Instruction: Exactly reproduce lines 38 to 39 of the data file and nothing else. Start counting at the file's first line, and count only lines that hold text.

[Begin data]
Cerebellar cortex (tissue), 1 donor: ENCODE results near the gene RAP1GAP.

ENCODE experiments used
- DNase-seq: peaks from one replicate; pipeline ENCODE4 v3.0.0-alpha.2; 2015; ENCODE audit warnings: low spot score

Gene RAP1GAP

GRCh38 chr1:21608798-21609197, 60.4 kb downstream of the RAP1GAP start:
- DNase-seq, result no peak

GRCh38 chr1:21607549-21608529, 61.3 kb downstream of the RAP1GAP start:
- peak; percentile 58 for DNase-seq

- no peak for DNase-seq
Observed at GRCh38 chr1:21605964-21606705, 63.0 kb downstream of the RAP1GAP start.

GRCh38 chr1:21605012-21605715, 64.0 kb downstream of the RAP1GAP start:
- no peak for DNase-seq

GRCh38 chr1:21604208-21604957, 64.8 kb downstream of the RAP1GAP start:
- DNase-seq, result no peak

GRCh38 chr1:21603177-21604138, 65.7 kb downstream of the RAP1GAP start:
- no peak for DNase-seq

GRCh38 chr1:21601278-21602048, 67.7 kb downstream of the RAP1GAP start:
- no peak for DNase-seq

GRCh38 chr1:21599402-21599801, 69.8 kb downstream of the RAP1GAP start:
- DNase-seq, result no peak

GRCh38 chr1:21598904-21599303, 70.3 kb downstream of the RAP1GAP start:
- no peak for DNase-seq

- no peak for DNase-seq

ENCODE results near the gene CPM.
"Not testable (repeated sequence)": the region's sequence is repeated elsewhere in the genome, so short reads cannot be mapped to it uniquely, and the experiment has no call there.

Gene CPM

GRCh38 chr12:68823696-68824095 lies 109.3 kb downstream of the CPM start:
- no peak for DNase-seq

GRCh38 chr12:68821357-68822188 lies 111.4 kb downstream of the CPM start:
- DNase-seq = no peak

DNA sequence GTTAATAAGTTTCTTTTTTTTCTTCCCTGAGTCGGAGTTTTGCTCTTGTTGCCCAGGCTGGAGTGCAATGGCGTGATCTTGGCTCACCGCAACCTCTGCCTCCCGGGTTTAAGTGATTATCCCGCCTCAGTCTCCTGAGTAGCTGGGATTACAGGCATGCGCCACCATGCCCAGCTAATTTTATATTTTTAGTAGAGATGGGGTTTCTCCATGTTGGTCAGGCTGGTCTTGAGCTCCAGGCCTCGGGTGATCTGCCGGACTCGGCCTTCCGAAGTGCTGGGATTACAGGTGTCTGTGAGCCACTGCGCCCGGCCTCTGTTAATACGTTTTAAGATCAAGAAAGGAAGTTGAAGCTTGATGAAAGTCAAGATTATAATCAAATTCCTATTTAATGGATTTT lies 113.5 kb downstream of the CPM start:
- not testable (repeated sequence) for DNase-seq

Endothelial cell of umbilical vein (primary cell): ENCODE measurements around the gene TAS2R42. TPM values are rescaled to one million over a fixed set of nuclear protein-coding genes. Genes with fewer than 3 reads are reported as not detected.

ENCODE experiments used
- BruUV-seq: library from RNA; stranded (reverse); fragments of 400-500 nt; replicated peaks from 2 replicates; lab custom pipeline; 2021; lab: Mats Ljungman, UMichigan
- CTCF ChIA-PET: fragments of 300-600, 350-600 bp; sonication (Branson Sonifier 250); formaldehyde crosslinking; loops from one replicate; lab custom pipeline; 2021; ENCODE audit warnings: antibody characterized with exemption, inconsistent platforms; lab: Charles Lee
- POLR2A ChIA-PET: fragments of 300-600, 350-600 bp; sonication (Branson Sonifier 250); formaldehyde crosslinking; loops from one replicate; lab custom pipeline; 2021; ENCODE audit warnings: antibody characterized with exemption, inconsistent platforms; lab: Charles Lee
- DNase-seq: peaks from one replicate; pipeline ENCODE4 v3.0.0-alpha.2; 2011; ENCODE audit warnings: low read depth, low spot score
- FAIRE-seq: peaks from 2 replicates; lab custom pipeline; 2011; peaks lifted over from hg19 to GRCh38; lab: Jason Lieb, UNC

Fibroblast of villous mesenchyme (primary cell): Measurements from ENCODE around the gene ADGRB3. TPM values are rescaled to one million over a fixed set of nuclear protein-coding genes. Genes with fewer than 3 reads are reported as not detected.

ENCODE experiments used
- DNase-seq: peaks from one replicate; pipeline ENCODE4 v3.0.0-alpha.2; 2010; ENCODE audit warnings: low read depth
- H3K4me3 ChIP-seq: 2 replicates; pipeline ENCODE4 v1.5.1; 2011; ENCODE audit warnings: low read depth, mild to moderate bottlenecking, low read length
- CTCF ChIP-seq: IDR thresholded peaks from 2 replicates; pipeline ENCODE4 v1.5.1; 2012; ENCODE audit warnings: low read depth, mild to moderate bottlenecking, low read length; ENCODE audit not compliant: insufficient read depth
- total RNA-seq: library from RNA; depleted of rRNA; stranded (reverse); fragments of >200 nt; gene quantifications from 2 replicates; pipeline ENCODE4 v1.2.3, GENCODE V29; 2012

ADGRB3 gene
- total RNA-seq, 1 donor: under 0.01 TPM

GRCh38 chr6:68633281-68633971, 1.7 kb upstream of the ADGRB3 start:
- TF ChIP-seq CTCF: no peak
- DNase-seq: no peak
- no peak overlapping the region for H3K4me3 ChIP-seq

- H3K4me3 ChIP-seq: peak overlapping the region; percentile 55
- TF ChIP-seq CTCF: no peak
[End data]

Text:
- DNase-seq: peaks from one replicate; pipeline ENCODE4 v3.0.0-alpha.2; 2011; ENCODE audit warnings: low read depth, low spot score
- FAIRE-seq: peaks from 2 replicates; lab custom pipeline; 2011; peaks lifted over from hg19 to GRCh38; lab: Jason Lieb, UNC